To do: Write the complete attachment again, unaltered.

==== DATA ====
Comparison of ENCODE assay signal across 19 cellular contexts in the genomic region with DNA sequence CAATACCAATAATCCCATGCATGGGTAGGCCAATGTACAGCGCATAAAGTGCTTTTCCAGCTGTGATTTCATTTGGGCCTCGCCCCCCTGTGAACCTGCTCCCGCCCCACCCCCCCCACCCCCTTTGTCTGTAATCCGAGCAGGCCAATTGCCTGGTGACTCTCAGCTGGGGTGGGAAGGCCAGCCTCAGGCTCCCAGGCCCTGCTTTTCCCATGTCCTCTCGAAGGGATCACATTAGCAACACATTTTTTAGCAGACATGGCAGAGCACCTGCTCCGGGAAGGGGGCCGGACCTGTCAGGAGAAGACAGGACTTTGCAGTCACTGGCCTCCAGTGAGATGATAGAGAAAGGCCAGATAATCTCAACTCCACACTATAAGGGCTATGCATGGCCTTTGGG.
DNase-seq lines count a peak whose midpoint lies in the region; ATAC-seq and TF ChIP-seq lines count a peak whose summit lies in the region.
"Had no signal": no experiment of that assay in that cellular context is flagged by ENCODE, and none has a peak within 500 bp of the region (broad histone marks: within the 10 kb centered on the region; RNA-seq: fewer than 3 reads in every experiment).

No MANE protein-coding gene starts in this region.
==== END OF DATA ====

Comparison of ENCODE assay signal across 19 cellular contexts in the genomic region with DNA sequence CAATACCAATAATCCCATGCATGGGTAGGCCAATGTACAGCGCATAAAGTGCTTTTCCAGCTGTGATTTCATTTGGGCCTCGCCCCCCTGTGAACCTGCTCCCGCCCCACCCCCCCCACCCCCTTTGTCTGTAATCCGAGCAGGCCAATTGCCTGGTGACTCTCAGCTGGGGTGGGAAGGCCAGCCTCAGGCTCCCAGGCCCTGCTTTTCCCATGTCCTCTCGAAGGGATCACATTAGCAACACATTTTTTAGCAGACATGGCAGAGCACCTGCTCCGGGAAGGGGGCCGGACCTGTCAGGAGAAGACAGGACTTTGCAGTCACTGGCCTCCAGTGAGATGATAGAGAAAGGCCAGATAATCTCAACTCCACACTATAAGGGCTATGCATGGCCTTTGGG.
DNase-seq lines count a peak whose midpoint lies in the region; ATAC-seq and TF ChIP-seq lines count a peak whose summit lies in the region.
"Had no signal": no experiment of that assay in that cellular context is flagged by ENCODE, and none has a peak within 500 bp of the region (broad histone marks: within the 10 kb centered on the region; RNA-seq: fewer than 3 reads in every experiment).

No MANE protein-coding gene starts in this region.